Address: 2/F, The Cameron, 33 Cameron Road, Tsim Sha Tsui 尖沙咀金馬倫道33號The Cameron 2樓
Telephone: 2789 8000
La Saison by Jacques Barnachon is an elegant, upscale French restaurant located in the heart of Tsim Sha Tsui. The restaurant is set up by Chef Jacques Barnachon, previously the executive chef of the renowned L’Etang du Moulin in France, who wishes to promote an environmental message in Hong Kong that restaurants should use seasonal, locally produced food in their cuisine. “La saison” means “season”, as the restaurant team believe that they should respect the rhythm of the seasons and serve only dishes made from the best seasonable ingredients.
An elegant glass elevator brings you from the ground floor to the restaurant, the decor of which is subtly luxurious, with wooden flooring, plush armchairs and strategically dim lighting making for a sumptuous yet cosy dining environment. There is also an elegant, inviting outdoor garden which is complete with a small waterfall. Chef Jacques visits regularly, but has appointed Florian Muller, a former apprentice at L’Etang du Moulin, as head chef in his absence.
We try the restaurant’s 4-course summer menu, which costs $1,188 per head. Given the restaurant’s location in Tsim Sha Tsui, the prices are certainly on the hefty side, but the restaurant’s service is very polished, attentive and knowledgeable, which helps to justify the price tag.
(1) We start off with some bread and amuse-bouche. The bread is warm and fine, and we enjoy the crab tart with caviar and cottage cheese tartlet, but find the organic tomato soup strangely bitter.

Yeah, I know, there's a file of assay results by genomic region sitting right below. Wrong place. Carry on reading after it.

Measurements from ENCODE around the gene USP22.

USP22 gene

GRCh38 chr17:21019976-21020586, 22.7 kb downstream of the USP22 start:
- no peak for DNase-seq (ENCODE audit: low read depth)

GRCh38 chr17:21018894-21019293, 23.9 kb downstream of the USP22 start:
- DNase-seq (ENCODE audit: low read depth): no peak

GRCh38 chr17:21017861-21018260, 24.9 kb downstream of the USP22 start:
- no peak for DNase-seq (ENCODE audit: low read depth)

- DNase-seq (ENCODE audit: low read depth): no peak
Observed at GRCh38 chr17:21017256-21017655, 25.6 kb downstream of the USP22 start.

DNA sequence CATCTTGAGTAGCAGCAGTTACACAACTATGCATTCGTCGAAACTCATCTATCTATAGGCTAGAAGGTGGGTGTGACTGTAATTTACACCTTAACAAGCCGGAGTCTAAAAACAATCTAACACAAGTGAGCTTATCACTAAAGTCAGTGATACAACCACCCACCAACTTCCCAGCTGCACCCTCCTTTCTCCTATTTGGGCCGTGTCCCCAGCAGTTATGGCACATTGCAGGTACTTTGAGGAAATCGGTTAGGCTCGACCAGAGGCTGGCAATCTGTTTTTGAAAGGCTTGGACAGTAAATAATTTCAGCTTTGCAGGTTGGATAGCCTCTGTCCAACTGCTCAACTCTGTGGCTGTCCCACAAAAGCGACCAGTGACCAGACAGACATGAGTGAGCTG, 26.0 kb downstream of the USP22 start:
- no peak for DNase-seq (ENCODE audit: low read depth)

(2) A stylishly presented beef tongue jelly with caper mayonnaise arrives. The jelly is bland and in want of flavours, but we enjoy the beef tongue, which is thoroughly cooked and nicely tender.
(3) The pan seared duck foie gras and langoustine with fig in red wine sauce and aged balsamic vinegar is accomplished. The foie gras is expertly grilled so that it is delicately crispy on the surface but still retains inner tenderness. The red wine sauce and aged balsamic vinegar is also spot-on, and boasts a great balance of sweetness and tartness which perfectly complements the foie gras.
(4) There are two main courses to choose from, and one of them is the pan seared scallops with apple jam, morels and mushroom sauce. The scallops are remarkably tender and smooth, but we are a bit unsure about the apple jam, morels and mushroom sauce, which is sweet but otherwise lacks complexity.
(5) The other option is a pigeon duet of pan fried and confit with cabbages, black truffles and pigeon sauce. The pigeon meat is succulent and soft, and has a naturally delicious taste, but we wish the skin is crispier for both the pan fried and confit pigeon.
(6) Our dessert is a vanilla, raspberry and rose mousse dome with lychee sorbet. The mousse dome has a refreshing array of floral and fruity flavours, and the bottom layer is attractively crunchy. The homemade lychee sorbet is enjoyable too, but a tad too sweet for me.
The meal is rounded up with some petit fours of lemon madeleine, chocolate tartlet and caramel biscuit.
It seems like the kitchen needs to iron out some kinks in order to justify the price they charge for this 4-course menu – it is evident that the ingredients are fine and pristine, but the seasoning and flavouring of the dishes need to be fine-tuned for a better result. Nonetheless, my dinner at La Saison is overall an enjoyable experience, particularly enhanced by the restaurant’s stylish decor and seamless service. This is surely a beautiful venue suitable for business dinners, romantic dates and other special occasions.